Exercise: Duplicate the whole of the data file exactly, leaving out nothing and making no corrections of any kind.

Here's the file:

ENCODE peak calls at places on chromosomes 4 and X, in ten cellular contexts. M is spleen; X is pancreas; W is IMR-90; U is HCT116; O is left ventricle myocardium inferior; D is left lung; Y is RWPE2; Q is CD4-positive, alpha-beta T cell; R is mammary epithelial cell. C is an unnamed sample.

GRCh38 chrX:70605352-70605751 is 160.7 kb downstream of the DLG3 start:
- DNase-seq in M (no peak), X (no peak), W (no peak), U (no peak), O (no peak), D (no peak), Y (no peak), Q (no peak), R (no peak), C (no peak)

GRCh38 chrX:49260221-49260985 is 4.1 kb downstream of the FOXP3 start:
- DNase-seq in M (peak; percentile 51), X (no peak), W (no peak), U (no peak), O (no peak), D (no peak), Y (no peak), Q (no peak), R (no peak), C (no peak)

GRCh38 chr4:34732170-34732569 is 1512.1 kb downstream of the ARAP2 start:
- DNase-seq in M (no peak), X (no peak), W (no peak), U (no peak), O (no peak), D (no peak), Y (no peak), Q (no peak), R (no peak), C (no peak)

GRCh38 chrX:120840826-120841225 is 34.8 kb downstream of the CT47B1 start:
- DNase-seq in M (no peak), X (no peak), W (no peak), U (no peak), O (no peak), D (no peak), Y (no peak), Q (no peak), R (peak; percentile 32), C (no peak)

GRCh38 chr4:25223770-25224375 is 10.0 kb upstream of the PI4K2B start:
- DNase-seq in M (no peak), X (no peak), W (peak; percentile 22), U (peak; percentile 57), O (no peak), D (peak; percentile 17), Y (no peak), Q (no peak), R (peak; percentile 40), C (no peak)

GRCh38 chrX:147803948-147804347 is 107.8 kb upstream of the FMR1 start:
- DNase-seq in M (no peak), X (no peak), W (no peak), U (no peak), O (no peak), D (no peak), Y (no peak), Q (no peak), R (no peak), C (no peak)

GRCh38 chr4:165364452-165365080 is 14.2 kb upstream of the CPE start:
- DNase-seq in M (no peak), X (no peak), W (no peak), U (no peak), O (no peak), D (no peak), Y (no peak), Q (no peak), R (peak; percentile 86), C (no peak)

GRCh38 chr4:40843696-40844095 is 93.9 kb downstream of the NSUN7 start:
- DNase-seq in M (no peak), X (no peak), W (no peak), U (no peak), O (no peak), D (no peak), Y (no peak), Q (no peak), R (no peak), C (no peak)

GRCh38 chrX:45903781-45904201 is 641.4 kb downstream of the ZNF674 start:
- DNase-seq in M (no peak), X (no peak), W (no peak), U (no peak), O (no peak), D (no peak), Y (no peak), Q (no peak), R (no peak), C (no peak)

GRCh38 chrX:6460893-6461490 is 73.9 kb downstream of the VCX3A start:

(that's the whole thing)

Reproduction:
ENCODE peak calls at places on chromosomes 4 and X, in ten cellular contexts. M is spleen; X is pancreas; W is IMR-90; U is HCT116; O is left ventricle myocardium inferior; D is left lung; Y is RWPE2; Q is CD4-positive, alpha-beta T cell; R is mammary epithelial cell. C is an unnamed sample.

GRCh38 chrX:70605352-70605751 is 160.7 kb downstream of the DLG3 start:
- DNase-seq in M (no peak), X (no peak), W (no peak), U (no peak), O (no peak), D (no peak), Y (no peak), Q (no peak), R (no peak), C (no peak)

GRCh38 chrX:49260221-49260985 is 4.1 kb downstream of the FOXP3 start:
- DNase-seq in M (peak; percentile 51), X (no peak), W (no peak), U (no peak), O (no peak), D (no peak), Y (no peak), Q (no peak), R (no peak), C (no peak)

GRCh38 chr4:34732170-34732569 is 1512.1 kb downstream of the ARAP2 start:
- DNase-seq in M (no peak), X (no peak), W (no peak), U (no peak), O (no peak), D (no peak), Y (no peak), Q (no peak), R (no peak), C (no peak)

GRCh38 chrX:120840826-120841225 is 34.8 kb downstream of the CT47B1 start:
- DNase-seq in M (no peak), X (no peak), W (no peak), U (no peak), O (no peak), D (no peak), Y (no peak), Q (no peak), R (peak; percentile 32), C (no peak)

GRCh38 chr4:25223770-25224375 is 10.0 kb upstream of the PI4K2B start:
- DNase-seq in M (no peak), X (no peak), W (peak; percentile 22), U (peak; percentile 57), O (no peak), D (peak; percentile 17), Y (no peak), Q (no peak), R (peak; percentile 40), C (no peak)

GRCh38 chrX:147803948-147804347 is 107.8 kb upstream of the FMR1 start:
- DNase-seq in M (no peak), X (no peak), W (no peak), U (no peak), O (no peak), D (no peak), Y (no peak), Q (no peak), R (no peak), C (no peak)

GRCh38 chr4:165364452-165365080 is 14.2 kb upstream of the CPE start:
- DNase-seq in M (no peak), X (no peak), W (no peak), U (no peak), O (no peak), D (no peak), Y (no peak), Q (no peak), R (peak; percentile 86), C (no peak)

GRCh38 chr4:40843696-40844095 is 93.9 kb downstream of the NSUN7 start:
- DNase-seq in M (no peak), X (no peak), W (no peak), U (no peak), O (no peak), D (no peak), Y (no peak), Q (no peak), R (no peak), C (no peak)

GRCh38 chrX:45903781-45904201 is 641.4 kb downstream of the ZNF674 start:
- DNase-seq in M (no peak), X (no peak), W (no peak), U (no peak), O (no peak), D (no peak), Y (no peak), Q (no peak), R (no peak), C (no peak)

GRCh38 chrX:6460893-6461490 is 73.9 kb downstream of the VCX3A start: